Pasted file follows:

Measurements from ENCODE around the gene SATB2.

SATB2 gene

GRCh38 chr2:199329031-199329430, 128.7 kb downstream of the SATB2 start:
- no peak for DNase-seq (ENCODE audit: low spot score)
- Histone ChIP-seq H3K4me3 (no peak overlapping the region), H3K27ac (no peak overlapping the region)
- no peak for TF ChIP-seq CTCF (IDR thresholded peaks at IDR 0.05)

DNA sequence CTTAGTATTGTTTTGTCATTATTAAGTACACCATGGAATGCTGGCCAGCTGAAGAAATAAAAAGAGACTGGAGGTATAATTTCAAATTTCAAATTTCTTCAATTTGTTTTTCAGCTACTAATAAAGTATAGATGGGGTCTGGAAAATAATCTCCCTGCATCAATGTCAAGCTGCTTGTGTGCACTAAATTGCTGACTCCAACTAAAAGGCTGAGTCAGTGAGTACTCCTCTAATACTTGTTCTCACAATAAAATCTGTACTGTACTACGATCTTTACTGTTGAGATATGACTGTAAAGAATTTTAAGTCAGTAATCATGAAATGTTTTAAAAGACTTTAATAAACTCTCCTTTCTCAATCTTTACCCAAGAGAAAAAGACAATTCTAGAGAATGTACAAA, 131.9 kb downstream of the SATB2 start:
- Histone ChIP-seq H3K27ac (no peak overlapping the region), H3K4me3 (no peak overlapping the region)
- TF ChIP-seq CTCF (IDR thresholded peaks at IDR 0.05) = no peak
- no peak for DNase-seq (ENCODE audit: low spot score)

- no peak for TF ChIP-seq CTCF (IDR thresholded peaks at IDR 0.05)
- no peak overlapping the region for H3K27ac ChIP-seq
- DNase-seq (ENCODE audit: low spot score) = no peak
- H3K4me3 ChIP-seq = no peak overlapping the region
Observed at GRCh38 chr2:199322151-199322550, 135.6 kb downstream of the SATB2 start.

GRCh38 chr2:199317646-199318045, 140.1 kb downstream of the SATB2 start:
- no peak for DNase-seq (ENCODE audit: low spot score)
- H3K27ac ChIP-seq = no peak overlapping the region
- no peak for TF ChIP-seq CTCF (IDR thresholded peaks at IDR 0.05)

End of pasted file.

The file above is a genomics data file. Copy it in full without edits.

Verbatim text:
Measurements from ENCODE around the gene SATB2.

SATB2 gene

GRCh38 chr2:199329031-199329430, 128.7 kb downstream of the SATB2 start:
- no peak for DNase-seq (ENCODE audit: low spot score)
- Histone ChIP-seq H3K4me3 (no peak overlapping the region), H3K27ac (no peak overlapping the region)
- no peak for TF ChIP-seq CTCF (IDR thresholded peaks at IDR 0.05)

DNA sequence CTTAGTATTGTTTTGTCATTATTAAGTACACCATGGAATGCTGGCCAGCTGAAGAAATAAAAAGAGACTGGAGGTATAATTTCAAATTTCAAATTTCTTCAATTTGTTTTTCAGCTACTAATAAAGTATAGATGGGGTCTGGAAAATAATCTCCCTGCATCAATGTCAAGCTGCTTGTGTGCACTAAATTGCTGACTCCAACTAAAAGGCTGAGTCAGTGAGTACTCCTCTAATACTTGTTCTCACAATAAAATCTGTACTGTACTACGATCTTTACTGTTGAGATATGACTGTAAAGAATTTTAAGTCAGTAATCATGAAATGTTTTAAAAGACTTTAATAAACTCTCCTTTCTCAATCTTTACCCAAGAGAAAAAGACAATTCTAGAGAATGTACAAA, 131.9 kb downstream of the SATB2 start:
- Histone ChIP-seq H3K27ac (no peak overlapping the region), H3K4me3 (no peak overlapping the region)
- TF ChIP-seq CTCF (IDR thresholded peaks at IDR 0.05) = no peak
- no peak for DNase-seq (ENCODE audit: low spot score)

- no peak for TF ChIP-seq CTCF (IDR thresholded peaks at IDR 0.05)
- no peak overlapping the region for H3K27ac ChIP-seq
- DNase-seq (ENCODE audit: low spot score) = no peak
- H3K4me3 ChIP-seq = no peak overlapping the region
Observed at GRCh38 chr2:199322151-199322550, 135.6 kb downstream of the SATB2 start.

GRCh38 chr2:199317646-199318045, 140.1 kb downstream of the SATB2 start:
- no peak for DNase-seq (ENCODE audit: low spot score)
- H3K27ac ChIP-seq = no peak overlapping the region
- no peak for TF ChIP-seq CTCF (IDR thresholded peaks at IDR 0.05)